DICKENS, TEXAS. Dickens, the county seat of Dickens County, is at the junction of U.S. Highway 82 and State Highway 70, eight miles below the Caprock of the Llano Estacadoqqv and sixty miles east of Lubbock, in the center of the county. It is named after the county. The site of Dickens served as a supply point for dugout line camps used by cowboys from the Spur, Pitchfork, and Matador ranches.qqv In 1886 J. H. Edwards set up a camp in the vicinity and was followed by Charles O'Neal and J. A. Askins, who settled in the area in 1889. As others began moving in, a settlement developed near the springs east of the present townsite, and after the United States Postal Department located a post office there in 1892, the settlement officially became known as Dickens. On February 17, 1892, town lots were sold a half mile west of the previous settlement, and during the year Dickens replaced Espuela as the county seat. By 1893 Dickens had a school building, a wagonyard, a blacksmith shop, a saloon, a barbershop, a hotel, and two stores.
The town continued to thrive during the early 1900s; the population increased from 176 in 1900 to its maximum of 500 by 1927. The number of businesses in Dickens remained relatively stable at twenty-five during the 1930s and 1940s. In the 1950s, however, the town lost thirteen of its businesses as well as its school, which was torn down after the district was parceled out to Patton Springs, Spur, and McAdoo. The population, which had been slowly decreasing since the 1940 census, dropped to a low of 259 in 1975 but increased again to 409 in 1980, despite a reduction in the number of businesses. Dickens had nine businesses in 1980. The town remained a marketing center for the surrounding ranches, which include the Pitchfork and Four Sixes. The Dickens County Museum is located in the county courthouse. The nearby Croton Breaks region offers travelers a scenic view of colorful canyons, buttes, and creeks. In 1990 and 2000 the population was 322.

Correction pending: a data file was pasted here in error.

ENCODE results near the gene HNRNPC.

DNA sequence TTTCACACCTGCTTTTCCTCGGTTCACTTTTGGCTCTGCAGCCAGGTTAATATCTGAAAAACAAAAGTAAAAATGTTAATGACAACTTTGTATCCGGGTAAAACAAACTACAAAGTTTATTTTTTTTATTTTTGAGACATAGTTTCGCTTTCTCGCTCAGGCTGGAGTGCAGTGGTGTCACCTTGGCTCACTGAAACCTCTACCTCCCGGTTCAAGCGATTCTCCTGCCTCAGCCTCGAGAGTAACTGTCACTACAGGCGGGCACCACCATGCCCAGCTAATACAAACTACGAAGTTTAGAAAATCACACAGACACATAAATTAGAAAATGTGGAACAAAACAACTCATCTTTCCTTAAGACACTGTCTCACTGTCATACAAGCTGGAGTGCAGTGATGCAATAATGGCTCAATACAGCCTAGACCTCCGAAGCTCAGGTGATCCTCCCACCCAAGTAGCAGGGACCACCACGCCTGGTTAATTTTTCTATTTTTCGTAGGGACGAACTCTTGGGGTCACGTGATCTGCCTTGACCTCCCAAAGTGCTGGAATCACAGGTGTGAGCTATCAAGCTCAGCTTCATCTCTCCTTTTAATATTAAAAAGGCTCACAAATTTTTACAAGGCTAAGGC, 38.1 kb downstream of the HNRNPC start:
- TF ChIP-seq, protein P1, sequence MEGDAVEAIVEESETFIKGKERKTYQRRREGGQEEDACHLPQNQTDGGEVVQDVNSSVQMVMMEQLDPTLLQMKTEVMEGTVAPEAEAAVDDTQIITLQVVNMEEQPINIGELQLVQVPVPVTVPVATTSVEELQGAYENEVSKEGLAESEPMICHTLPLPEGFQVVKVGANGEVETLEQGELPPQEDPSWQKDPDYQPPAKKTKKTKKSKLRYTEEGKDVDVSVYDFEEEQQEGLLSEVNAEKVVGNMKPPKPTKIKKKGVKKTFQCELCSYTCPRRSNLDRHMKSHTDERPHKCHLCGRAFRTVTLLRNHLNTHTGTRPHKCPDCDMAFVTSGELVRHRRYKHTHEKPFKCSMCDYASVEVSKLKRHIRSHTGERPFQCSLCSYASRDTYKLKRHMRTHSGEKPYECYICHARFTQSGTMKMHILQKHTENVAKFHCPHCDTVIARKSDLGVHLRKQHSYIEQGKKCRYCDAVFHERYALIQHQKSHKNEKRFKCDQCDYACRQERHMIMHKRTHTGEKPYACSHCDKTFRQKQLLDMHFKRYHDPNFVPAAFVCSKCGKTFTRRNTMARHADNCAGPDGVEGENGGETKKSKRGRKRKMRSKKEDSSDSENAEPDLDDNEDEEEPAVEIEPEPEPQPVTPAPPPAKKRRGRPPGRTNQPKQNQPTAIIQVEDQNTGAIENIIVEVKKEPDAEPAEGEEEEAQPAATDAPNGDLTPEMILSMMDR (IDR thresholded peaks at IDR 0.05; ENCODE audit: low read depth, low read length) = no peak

Fred Arrington, A History of Dickens County: Ranches and Rolling Plains (Quanah, Texas: Nortex, 1971). Kathleen E. and Clifton R. St. Clair, eds., Little Towns of Texas (Jacksonville, Texas: Jayroe Graphic Arts, 1982).
The following, adapted from the Chicago Manual of Style, 15th edition, is the preferred citation for this article.Edloe A. Jenkins, "DICKENS, TX," Handbook of Texas Online (http://www.tshaonline.org/handbook/online/articles/hld23), accessed November 28, 2015. Uploaded on June 12, 2010. Published by the Texas State Historical Association.
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